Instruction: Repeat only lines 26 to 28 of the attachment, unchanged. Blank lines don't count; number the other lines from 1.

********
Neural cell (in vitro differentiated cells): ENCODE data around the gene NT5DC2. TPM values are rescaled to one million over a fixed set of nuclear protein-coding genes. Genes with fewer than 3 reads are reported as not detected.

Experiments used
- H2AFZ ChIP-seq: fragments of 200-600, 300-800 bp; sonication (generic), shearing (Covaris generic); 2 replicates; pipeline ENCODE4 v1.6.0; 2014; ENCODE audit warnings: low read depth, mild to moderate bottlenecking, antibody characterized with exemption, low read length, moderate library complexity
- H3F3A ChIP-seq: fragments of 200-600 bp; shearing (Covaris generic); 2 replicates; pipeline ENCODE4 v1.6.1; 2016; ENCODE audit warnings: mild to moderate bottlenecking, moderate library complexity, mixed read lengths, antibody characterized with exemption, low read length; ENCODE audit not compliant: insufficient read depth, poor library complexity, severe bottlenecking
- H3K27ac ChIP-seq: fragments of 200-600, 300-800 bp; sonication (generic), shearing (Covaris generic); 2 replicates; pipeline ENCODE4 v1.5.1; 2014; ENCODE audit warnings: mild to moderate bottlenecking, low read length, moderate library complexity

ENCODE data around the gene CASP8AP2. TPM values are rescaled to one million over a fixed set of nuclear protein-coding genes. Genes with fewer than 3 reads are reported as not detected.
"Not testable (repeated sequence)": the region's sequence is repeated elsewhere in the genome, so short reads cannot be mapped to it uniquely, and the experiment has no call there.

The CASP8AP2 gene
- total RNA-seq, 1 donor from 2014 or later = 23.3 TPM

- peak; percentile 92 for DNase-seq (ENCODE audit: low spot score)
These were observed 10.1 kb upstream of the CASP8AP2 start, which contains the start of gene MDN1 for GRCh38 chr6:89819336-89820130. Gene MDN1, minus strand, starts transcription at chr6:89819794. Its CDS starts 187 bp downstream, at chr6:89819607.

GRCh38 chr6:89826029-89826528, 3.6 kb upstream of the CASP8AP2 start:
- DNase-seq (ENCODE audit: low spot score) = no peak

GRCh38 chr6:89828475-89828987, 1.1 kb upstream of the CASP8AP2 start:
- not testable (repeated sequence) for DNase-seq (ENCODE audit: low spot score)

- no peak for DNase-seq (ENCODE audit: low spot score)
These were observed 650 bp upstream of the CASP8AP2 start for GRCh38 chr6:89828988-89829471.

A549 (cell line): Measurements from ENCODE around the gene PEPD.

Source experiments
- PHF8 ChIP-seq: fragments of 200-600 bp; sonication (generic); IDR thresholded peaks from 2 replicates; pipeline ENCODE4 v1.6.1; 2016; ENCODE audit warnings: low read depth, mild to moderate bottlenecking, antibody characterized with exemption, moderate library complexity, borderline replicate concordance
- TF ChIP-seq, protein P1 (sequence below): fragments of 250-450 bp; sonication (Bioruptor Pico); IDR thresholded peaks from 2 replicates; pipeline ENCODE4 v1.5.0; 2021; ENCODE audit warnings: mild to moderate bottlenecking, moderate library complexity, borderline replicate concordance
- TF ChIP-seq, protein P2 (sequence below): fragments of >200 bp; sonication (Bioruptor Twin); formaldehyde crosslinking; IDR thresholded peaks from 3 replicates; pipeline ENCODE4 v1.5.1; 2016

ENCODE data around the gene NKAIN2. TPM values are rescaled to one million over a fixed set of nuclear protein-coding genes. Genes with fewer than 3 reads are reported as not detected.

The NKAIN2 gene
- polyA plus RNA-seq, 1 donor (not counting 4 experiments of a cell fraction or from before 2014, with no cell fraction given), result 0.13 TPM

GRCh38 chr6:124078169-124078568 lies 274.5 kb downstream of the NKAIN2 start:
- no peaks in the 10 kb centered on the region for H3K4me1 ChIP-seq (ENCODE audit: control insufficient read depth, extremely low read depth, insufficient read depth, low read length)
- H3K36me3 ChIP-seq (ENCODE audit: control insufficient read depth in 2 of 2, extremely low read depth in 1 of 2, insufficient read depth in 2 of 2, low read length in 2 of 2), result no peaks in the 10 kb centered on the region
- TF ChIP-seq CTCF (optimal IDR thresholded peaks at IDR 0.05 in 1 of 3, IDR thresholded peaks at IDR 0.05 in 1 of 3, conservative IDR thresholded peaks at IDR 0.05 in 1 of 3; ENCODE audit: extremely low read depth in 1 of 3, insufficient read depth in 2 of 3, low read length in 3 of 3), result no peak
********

GRCh38 chr6:124078169-124078568 lies 274.5 kb downstream of the NKAIN2 start:
- no peaks in the 10 kb centered on the region for H3K4me1 ChIP-seq (ENCODE audit: control insufficient read depth, extremely low read depth, insufficient read depth, low read length)
- H3K36me3 ChIP-seq (ENCODE audit: control insufficient read depth in 2 of 2, extremely low read depth in 1 of 2, insufficient read depth in 2 of 2, low read length in 2 of 2), result no peaks in the 10 kb centered on the region